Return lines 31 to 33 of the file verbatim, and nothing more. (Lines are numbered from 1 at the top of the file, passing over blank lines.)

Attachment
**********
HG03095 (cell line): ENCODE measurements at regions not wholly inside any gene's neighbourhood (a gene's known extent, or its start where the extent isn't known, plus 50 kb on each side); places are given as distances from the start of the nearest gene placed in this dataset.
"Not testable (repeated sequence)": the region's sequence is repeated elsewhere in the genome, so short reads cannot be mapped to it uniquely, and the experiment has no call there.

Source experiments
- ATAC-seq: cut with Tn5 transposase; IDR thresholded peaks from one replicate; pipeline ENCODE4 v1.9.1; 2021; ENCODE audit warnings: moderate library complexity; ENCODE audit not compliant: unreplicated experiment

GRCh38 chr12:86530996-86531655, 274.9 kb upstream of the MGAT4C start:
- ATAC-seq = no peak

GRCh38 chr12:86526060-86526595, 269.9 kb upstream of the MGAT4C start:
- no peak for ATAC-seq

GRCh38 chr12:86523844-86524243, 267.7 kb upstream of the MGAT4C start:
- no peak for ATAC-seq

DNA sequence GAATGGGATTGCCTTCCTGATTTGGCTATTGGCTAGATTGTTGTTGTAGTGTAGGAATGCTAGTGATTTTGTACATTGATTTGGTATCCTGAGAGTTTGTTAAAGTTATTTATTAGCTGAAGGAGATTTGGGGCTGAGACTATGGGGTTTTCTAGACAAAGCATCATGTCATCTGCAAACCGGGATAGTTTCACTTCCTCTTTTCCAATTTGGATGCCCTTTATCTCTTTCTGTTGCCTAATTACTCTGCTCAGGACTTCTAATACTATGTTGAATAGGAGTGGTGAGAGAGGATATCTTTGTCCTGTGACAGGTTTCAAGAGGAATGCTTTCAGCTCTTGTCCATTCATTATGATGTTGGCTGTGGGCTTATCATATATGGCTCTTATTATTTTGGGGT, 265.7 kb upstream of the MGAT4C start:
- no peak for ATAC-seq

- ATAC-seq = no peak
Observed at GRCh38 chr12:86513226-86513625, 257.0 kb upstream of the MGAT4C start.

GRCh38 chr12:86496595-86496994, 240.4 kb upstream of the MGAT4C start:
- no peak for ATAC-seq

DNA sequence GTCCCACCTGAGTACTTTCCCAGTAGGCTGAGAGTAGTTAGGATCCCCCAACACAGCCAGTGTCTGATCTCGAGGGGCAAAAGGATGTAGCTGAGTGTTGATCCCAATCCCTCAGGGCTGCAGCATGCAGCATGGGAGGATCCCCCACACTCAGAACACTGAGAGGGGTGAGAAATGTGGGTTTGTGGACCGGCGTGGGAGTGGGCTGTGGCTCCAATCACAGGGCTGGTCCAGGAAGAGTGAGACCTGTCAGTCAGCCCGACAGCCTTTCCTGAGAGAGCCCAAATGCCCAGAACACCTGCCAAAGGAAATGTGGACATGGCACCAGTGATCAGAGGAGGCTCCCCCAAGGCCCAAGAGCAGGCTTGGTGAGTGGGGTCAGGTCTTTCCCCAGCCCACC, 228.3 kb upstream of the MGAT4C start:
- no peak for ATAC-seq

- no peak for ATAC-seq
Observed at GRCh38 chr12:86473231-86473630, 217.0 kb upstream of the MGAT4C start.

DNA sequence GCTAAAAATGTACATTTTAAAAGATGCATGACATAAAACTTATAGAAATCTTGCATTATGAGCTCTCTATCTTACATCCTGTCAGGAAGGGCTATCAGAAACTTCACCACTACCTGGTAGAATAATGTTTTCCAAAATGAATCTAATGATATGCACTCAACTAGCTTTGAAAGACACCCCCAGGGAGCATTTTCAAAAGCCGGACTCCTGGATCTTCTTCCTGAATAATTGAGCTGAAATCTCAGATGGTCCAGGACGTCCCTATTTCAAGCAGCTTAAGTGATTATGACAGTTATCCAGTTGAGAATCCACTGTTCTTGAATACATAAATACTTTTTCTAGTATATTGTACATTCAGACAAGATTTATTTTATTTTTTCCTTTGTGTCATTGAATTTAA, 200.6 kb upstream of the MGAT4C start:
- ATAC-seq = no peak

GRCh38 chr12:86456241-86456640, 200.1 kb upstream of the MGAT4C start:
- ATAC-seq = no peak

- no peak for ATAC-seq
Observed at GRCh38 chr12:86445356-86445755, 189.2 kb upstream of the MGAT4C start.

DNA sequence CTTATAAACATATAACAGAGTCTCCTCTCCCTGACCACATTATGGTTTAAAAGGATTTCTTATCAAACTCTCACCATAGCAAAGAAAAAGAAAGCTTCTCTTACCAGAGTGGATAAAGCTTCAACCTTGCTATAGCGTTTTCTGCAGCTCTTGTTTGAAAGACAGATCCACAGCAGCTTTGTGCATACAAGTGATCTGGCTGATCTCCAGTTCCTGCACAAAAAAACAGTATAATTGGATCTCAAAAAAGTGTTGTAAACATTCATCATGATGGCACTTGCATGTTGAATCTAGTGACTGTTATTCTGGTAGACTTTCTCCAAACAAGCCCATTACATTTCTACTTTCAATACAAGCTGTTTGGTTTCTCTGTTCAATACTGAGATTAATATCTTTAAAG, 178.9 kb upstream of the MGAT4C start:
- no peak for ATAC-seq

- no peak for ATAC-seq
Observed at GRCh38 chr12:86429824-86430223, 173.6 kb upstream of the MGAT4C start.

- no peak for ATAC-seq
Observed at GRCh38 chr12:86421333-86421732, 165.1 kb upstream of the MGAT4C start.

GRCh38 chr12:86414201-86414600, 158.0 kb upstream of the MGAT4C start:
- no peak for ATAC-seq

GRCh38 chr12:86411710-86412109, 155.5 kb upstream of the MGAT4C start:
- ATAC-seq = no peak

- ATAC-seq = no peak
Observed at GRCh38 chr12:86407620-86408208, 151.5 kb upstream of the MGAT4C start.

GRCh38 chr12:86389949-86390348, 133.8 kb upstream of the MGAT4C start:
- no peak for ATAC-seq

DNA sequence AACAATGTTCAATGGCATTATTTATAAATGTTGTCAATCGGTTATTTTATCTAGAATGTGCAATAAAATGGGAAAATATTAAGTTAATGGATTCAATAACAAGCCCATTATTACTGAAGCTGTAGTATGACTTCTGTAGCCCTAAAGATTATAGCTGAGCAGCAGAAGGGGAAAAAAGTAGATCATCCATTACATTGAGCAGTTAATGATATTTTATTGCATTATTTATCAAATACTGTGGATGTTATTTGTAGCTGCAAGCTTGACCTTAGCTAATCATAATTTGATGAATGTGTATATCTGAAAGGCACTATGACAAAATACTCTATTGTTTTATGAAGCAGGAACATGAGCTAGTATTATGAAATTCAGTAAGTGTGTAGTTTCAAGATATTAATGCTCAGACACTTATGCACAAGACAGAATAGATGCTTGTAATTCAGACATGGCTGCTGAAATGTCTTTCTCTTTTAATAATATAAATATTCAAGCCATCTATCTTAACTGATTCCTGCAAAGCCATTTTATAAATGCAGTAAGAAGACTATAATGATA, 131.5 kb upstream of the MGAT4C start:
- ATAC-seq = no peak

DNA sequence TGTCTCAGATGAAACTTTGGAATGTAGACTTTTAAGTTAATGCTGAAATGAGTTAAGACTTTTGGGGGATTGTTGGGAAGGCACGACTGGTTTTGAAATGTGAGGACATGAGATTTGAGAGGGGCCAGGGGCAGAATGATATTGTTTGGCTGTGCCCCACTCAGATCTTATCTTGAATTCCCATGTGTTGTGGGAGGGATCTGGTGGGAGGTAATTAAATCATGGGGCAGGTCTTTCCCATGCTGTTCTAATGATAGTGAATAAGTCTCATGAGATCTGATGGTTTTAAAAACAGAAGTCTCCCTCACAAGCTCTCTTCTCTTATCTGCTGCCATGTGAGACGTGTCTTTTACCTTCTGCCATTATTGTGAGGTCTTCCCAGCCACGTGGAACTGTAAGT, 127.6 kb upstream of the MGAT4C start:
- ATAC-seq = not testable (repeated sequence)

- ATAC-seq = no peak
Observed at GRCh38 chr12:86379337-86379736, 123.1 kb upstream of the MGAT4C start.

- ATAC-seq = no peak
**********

- no peak for ATAC-seq
Observed at GRCh38 chr12:86421333-86421732, 165.1 kb upstream of the MGAT4C start.

GRCh38 chr12:86414201-86414600, 158.0 kb upstream of the MGAT4C start: